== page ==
So, from here we know the service is registered but fails during the execution of the installation of the .msi package. Since the windows installer logs aren’t giving us much to go on in this scenario we can use a different tool - Process Monitor. We covered Process Monitor in a previous post. When setting up Process Monitor you’ll want to set a filter for msiexec.exe to watch what’s going on behind the scenes during the service pack installation as shown in the image below:
Now that that’s all setup we can try the installation again. Looking at the msiexec.exe process we can see in the Process Monitor log files that we are getting ACCESS DENIED errors when trying to access HKEY_CLASSES_ROOT\Installer and HKEY_CLASSES_ROOT\CLSID:
Knowing that we are seeing ACCESS DENIED messages when trying to access the registry, the obvious thing to check is permissions. When we check the permissions in the registry on HKCR\Installer, we find that the SYSTEM account has DENY privileges and that it is an inherited permission (Figure 1).
After giving the SYSTEM account FULL CONTROL to HKCR (Figure 2) and allowing these permissions to propagate down through the remainder of the HKCR hive we’re ready to try the Service Pack installation again. At this point, we were able to successfully install SQL Server 2005 Service Pack 2.
That brings us to the end of this post. As you can see, sometimes it takes a variety of tools to accurately diagnose and troubleshoot Windows Installer issues.
- Brian Zoucha
7/31 EDIT: Figures 1 and 2 above were transposed. Thanks to Charles Gaudette who spotted the mistake.
PingBack from http://www.ditii.com/2007/07/13/troubleshooting-a-windows-installer-issue/
Thanks for the excellent blog posts - they're extremely useful for solving real world problems.
Couple of comments though - we now have the memory to be able to store the error string, so there shouldn't be any need to use ERRLOOKUP.EXE and its ilk. As troubleshooters we need to stop accepting this crap programming practice and push back hard on the developers to stop being lazy in their coding. Their lack of code completeness cascades to each and every one of us who has to perform this lookup. It's a huge cost impost imposed upon all businesses that employ sysadmins.
The second comment regards Process Monitor. It constantly astounds me the lack of quality troubleshooting tools Microsoft release for their own products. The Sysinternal tools are a good example. Another good example is the lack of good WMI Diagnosis tools. It staggers me that WMIDiag is an unsupported tool, yet it's one of the few comprehensive diagnosis tools for WMI. Absolutely amazing given how critical WMI is to the health of a server system.
Microsoft QA really needs to look at the quality and availability of support tools as part of a product release cycle.
I did download & install the utility called Err.exe,but i am not sure how to use the tool to lookup the error.Can you point me to some resources that might help
When you downloaded Err.exe you should have gotten a word doc along with the utility. Basically there are five different parameters you can pass to Err:
1. decorated hex (0x54f)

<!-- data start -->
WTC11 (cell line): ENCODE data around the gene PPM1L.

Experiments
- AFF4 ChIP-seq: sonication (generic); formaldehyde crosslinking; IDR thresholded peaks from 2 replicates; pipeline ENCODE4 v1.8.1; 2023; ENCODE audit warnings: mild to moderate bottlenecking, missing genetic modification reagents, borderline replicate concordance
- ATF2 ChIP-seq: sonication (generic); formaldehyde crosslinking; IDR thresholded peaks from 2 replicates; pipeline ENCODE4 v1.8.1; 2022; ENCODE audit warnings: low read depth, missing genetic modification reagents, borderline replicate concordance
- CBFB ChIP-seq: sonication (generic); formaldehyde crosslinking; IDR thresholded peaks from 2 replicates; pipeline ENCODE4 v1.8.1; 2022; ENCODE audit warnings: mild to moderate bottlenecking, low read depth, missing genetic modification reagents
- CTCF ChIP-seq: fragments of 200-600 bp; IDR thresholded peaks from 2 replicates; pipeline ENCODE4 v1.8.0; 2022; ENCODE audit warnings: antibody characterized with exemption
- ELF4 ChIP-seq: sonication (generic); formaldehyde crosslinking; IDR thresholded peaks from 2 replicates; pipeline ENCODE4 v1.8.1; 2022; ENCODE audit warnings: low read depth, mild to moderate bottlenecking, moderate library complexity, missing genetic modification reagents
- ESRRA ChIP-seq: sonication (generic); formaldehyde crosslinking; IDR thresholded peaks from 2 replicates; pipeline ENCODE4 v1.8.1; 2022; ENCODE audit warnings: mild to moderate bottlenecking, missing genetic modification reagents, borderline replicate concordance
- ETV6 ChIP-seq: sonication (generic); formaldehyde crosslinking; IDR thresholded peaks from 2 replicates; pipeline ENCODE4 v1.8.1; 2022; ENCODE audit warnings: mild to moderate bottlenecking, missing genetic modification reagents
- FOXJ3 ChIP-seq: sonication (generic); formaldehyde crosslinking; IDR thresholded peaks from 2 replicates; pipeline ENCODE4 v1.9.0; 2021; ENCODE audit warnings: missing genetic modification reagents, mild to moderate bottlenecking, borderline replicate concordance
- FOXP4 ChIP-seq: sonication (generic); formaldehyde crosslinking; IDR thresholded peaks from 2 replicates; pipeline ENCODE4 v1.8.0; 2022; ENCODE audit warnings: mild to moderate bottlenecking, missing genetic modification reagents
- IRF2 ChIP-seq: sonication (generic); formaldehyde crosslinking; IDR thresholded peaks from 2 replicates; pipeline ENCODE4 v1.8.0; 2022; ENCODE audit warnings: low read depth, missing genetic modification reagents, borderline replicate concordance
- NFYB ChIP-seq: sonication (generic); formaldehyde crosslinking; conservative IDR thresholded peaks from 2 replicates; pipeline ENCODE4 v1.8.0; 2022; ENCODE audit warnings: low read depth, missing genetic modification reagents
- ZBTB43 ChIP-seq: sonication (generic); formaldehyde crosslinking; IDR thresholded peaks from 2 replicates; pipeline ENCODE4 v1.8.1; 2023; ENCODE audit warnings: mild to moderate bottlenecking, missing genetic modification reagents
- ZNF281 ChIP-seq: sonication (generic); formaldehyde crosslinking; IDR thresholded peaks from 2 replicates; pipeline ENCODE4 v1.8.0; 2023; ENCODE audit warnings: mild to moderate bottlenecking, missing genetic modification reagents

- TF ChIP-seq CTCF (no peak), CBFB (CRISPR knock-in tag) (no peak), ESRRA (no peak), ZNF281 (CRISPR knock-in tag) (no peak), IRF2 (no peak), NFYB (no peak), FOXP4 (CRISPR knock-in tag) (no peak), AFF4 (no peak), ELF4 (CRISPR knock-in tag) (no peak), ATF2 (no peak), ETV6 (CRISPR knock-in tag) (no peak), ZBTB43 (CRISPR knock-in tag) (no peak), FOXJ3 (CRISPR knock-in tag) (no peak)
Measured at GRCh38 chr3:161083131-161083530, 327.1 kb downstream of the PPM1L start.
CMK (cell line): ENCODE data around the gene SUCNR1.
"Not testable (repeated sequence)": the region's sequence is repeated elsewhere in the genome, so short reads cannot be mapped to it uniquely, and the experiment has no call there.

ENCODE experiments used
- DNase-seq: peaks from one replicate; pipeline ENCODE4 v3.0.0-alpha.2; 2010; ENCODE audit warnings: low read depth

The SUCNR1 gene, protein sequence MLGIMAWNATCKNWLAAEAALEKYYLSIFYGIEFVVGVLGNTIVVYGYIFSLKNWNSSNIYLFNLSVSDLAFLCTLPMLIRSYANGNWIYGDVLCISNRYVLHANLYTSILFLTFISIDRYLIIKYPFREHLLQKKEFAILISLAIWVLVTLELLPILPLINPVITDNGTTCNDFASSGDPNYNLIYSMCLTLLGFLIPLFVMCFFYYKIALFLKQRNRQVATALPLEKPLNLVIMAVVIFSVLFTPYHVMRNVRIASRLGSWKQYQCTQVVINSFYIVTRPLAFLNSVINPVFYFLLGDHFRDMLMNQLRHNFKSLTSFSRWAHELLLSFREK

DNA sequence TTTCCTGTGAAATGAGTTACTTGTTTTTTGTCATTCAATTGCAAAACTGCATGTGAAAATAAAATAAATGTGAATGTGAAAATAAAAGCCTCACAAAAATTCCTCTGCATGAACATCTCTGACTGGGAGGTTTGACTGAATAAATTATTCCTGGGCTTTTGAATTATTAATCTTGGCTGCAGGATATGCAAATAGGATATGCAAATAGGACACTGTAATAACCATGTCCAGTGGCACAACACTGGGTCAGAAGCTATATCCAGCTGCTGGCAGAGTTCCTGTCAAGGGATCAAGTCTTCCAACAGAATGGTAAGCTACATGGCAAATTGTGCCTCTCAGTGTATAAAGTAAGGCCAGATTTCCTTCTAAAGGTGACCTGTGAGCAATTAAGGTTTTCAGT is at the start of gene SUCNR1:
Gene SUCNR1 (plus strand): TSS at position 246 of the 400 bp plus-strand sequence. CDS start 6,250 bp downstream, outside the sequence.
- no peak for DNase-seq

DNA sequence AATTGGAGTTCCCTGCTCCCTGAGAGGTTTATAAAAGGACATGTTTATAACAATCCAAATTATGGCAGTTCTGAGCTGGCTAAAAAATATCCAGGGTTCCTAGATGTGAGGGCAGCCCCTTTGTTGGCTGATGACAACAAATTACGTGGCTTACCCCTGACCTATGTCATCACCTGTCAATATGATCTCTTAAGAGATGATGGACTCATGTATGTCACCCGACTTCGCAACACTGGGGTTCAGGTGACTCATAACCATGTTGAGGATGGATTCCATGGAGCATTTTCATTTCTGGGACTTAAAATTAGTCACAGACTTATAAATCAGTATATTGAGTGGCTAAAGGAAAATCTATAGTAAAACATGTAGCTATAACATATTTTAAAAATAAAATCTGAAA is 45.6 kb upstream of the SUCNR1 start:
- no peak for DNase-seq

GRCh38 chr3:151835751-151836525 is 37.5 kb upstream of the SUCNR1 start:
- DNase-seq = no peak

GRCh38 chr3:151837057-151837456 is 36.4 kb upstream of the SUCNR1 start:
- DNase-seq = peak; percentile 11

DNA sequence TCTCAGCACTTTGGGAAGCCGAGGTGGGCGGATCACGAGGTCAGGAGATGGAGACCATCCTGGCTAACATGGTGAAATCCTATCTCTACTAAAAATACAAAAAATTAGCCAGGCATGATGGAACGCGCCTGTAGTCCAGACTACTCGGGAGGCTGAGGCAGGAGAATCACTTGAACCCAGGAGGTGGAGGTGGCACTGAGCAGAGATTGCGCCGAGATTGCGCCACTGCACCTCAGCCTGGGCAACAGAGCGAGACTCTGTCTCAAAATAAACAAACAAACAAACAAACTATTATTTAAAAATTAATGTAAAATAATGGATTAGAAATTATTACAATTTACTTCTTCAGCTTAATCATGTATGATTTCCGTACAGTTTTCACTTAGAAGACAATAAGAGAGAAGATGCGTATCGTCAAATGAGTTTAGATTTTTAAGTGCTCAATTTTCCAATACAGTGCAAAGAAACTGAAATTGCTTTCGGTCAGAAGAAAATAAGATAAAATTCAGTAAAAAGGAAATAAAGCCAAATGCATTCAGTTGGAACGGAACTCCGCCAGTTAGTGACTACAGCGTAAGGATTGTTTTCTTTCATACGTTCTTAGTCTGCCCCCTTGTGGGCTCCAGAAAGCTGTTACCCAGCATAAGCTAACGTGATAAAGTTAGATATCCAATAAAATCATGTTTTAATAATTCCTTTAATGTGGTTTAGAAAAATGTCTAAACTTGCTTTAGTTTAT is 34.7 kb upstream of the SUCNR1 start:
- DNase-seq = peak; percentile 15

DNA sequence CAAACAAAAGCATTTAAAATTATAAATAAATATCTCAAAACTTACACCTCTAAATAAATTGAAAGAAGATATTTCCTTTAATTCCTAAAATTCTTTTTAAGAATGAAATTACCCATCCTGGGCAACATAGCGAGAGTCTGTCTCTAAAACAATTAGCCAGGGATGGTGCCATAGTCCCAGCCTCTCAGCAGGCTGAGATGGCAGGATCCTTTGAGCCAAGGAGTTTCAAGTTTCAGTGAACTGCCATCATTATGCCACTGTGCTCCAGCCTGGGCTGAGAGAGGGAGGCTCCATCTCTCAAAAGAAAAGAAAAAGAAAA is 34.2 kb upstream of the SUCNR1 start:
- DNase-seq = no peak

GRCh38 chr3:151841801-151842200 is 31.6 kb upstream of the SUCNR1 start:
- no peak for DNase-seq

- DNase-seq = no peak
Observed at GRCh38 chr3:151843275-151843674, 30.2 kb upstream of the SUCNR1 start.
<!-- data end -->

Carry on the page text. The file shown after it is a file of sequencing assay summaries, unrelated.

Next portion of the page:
2. implicit hex (54f)
3. ambiguous (1359)
4. exact string (=ERROR_INTERNAL_ERROR)
5. substring (:INTERNAL_ERROR)
Try passing the following parameters so you can see the results:
- err 1708
- err 0x7b
- err IRQL_NOT_LESS_OR_EQUAL
Hope this helps - and THANK YOU for reading the AskPerf Blog!
- CC Hameed
This is very interesting. Thank you. However, aren't "Figure 1" and "Figure 2" supposed to be the other way around? It looks like the images do not match your text. As I am seeing it fig. 1 has check-marks in the "Allow" column; and fig. 2 has dimmed check-marks in the "Deny" column.
Are there any other tools available? My error keeps coming up although all access is available for the SYSTEM. Evrything says SUCCESS in Performance Monitor, so I'm not sure where to go now.
When I log on to the internet a windows installer window always pops up and it says preparing to install,then after 30 seconds to a minute goes by it goes away but sometimes it keeps popping up and it will not let you to any surfing the web until it disappears.you can click on cancel but it does no good. and if you open up like a smaller window to view it always pops up and the window will not display untill it goes off. please help i have tried everything. Thanks
I have the same problem with the windows installer as
Robert Tackett can anyone help?
I need to increase the performance of my installer. I am using Install Shield X permier edition and it takes lots of time to uninstall/install the software.
I have exactly the same problem with my window installer popping up every time I try to use word. The Dell Support man tried for 2 hours but couldn't solve the problem.
Can you please help, as I am writing a book together with other important tasks and at the moment I cannot do anything, the windows installer will not let me.
Please, please help. Anne-Lucinda
Robert / Kathy / Anne-Lucinda -
Your best bet is to open a support incident with Microsoft for assistance. It sounds like there is an application that is trying to finish an install and keeps failing - but you really need to work with a Support Engineer on your issue.
InstallShield is not a Microsoft product. You would probably need to contact the developers of InstallShield for assistance with your custom installer script. The odds are that if you look through your installation logs you'll find that there's a specific action in the script that is causing the issue. Try to install a generic MSI downloaded from the Microsoft.com site. If that MSI installs fine, then the problem is with your particular script. If not, then you may have an installer problem and you should open a support incident with Microsoft Product Support for assistance with the Windows Installer (not InstallShield)
I have a issue with everytime we long on to the computer, the Windows Installer window pops on & is preparing to install every application. This is driving me nuts. How can I remove this. Thank you